The following is a summary of investigative journalist Wayne Madsen’s latest exclusive (for subscribers only) reports from the Gulf coast, dated July 12-14, 2010:
- “BP and Obama administration committing ecocide on islands in Gulf“
- “Photographic evidence of hydrochloric acid spraying by BP on Gulf barrier islands“
Madsen says BP has been conducting night aerial spraying of bleaching agents over sensitive barrier islands near Grand Isle and Port Fourchon, Louisiana, to give the impression that the oil has been removed. Around 2:30 to 3:00 am (local time), BP aircraft flying without lights — a clear violation of Federal Aviation Administration regulations and a threat to other aircraft in the region — would spray a compound of hydrochloric (muriatic) acid.
The Coast Guard and US Fish and Wildlife Commission, an agency of the Department of Interior, are well aware of the BP chemical spraying and have done nothing to stop it. The U.S. Environmental Protection Agency has done nothing to stop what amounts to ecocide being waged by BP against the sensitive and pristine barrier islands off the south coast of Louisiana.
Madsen has seen video footage taken by members of the Louisiana Humane Society showing the deadly effects of the night time covert aerial spraying — “all living things, including nesting birds, shellfish, and vegetation are killed in the process.”
The video evidence includes:
Egg shells left by starving male birds eating the eggs of their female mates because there’s no fish to eat in the surrounding seas.
Unopened eggs bleached white by BP’s acidic spraying.
Oysters on the rocky shores of the small islands have fled their shells, something that has been described as totally unnatural by local residents. The opened oysters shells have been bleached bright white by the bleaching agents dropped by BP aircraft.
WMR has seen other video evidence of BP contractors and the Louisiana Department of Wildlife and Fisheries personnel standing around idle as hundreds of birds, including pelicans, were dying from being covered in crude oil. Boom laid by BP was ineffective as there was as much floating crude on the island sides of the booms as there was on the seaward sides. In some cases, crude oil had washed ashore and covered shoreline vegetation, which also serves as nesting grounds for sea gulls and pelicans.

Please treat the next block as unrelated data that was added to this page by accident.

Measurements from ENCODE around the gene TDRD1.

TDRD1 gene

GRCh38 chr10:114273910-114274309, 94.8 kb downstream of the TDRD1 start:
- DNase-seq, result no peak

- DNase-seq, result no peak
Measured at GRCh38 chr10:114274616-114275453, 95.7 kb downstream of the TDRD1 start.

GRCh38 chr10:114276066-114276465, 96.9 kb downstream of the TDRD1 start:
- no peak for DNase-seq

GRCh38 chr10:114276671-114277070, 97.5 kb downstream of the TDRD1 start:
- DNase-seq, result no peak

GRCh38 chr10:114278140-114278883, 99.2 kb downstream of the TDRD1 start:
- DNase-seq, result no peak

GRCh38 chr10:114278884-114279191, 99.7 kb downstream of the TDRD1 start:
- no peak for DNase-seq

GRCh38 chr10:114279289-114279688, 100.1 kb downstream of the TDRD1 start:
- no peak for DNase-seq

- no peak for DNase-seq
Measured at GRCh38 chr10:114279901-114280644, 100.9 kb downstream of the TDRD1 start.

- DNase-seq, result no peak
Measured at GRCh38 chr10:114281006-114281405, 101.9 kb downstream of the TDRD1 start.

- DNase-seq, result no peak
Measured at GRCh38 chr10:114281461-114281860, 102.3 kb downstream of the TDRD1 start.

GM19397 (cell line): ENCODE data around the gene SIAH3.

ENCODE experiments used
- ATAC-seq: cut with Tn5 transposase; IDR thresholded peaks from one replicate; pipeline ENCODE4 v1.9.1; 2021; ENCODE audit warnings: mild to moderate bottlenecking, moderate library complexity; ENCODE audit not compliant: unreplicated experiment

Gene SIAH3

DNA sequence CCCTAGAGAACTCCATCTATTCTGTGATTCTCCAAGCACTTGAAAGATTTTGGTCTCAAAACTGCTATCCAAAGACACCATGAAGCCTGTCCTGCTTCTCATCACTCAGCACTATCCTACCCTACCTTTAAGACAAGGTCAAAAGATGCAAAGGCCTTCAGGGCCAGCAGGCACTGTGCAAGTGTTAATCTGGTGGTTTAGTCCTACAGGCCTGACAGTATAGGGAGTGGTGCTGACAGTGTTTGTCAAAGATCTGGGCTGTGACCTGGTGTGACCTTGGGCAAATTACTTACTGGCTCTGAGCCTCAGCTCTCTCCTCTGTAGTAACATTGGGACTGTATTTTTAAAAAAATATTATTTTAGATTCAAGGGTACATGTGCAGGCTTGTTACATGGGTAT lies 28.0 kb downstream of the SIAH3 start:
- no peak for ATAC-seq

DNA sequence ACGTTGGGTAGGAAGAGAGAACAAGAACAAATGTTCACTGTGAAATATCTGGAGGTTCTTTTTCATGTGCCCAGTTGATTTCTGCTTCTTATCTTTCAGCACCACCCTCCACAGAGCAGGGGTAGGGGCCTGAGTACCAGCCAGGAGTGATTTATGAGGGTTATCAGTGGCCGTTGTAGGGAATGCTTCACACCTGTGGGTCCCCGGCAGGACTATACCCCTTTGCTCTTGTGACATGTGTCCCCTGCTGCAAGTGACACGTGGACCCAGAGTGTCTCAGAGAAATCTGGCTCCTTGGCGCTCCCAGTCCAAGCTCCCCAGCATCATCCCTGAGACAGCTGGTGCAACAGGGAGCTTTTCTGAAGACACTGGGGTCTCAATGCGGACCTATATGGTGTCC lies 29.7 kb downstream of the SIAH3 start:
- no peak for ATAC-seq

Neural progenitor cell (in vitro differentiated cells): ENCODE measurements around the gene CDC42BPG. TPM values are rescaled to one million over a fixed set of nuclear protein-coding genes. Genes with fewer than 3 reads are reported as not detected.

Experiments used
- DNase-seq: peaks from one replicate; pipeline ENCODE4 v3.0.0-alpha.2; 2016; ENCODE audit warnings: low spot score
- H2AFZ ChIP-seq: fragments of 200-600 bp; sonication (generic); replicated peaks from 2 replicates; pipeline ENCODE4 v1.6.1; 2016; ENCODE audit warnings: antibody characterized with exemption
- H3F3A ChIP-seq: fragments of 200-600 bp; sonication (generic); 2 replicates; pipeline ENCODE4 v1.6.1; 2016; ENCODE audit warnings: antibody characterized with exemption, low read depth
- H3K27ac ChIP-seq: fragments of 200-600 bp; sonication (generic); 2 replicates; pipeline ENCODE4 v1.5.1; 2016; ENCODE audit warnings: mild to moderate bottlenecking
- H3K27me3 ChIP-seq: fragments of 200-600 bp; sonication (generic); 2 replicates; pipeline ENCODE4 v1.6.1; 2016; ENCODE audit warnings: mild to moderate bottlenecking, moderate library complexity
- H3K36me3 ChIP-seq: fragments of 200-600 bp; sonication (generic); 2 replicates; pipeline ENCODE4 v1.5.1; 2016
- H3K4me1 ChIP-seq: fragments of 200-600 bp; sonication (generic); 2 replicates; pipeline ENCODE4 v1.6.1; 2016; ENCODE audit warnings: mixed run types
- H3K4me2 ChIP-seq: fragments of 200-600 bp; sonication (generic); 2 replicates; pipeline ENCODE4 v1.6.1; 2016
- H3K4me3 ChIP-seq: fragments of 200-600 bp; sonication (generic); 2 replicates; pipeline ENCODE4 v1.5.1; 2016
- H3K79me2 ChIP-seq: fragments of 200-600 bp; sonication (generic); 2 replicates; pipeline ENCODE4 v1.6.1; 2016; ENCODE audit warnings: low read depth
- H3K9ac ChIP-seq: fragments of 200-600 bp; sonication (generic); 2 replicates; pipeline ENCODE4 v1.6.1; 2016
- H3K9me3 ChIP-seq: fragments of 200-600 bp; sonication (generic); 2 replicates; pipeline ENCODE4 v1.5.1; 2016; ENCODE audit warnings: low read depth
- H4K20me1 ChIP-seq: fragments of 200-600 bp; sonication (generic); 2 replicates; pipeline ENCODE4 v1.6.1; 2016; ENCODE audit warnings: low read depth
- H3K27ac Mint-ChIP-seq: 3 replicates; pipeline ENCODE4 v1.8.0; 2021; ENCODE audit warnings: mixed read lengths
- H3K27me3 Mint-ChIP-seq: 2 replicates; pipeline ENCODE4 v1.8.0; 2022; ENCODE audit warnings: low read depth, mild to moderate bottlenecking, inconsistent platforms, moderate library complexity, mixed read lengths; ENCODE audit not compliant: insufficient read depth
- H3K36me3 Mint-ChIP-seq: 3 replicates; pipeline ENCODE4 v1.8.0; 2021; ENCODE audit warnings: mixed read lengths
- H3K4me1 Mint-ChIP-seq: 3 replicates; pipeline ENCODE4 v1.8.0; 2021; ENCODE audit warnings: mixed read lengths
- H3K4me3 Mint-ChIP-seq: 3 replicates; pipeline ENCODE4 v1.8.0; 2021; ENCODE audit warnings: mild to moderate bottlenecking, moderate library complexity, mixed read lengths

Without any fish to feed on, offshore birds were crowding onto small barrier islands where they died in mass numbers. Birds flying around the small islands aimlessly were clearly stressed and their flight patterns were highly unusual. The videos of the bird deaths was taken one month ago. Now, seeing any birds on some parts of the Louisiana coast is rare, as WMR witnessed in Venice, Louisiana, which lies to the east of Grand Isle.
The spraying of the bleaching agents has also turned the carcasses of dead birds a chalky white. Even the beaks of the dead birds have been turned a whitish orange color. Seashells, plant stems, and rocks have also turned an eerie white by the bleach.
BP, the Coast Guard, and Louisiana Fish and Wildlife Department have prevented Humane Society volunteers from assisting in extremis birds on the barrier islands. They have been threatened with arrest if they attempt to cross booms, which are ineffective at preventing the oil from reaching the islands. Other volunteer environmental groups have been similarly threatened.
Marine biologists told Madsen that there is another serious matter in the Gulf. A milky mucus-like substance has been sighted in the Gulf in waters to the west of Port Fourchon. Biologists have determined the substance is not a by-product of the spraying of dispersants by BP but being emitted by coral, which releases the substance when under severe stress. The dying of Gulf coral reefs spells further disaster for the marine eco-system of the Gulf of Mexico.
Also, the use of dispersant in Gulf waters and the resulting clouds that are created has blocked sunlight from getting through the water column. This has resulted in the death of many underwater animals and plants that rely on the sunlight to survive.
Local residents who have seen the devastation of their environment and livelihoods by BP are also blaming the federal and Louisiana state government’s inaction. Held most responsible for the lack of action are BP, national incident commander retired Coast Guard Admiral Thad Allen, President Obama, Vice President Joe Biden — who, it is claimed, has shown little or no interest in the Gulf oil disaster, perhaps an outgrowth of his longtime commitment to the interests of his native Delaware’s petro-chemical industry, Interior Secretary Ken Salazar, EPA administrator Lisa Jackson, and Louisiana Governor Bobby Jindal.
The corporate news media, particularly the local New Orleans television stations, are embedding their reporters with Coast Guard and BP teams in the Gulf. The corporate media reports essentially serve as public relations outreach for BP. A number of New Orleans and Louisiana groups are trying to get the actual news about the disaster out but face limited resources.
Madsen concludes that “To call the Gulf oil disaster the worst environmental disaster in the history of the United States is an understatement. And with the connivance of the Obama White House, the Gulf of Mexico is being turned into the Gulf of Death.”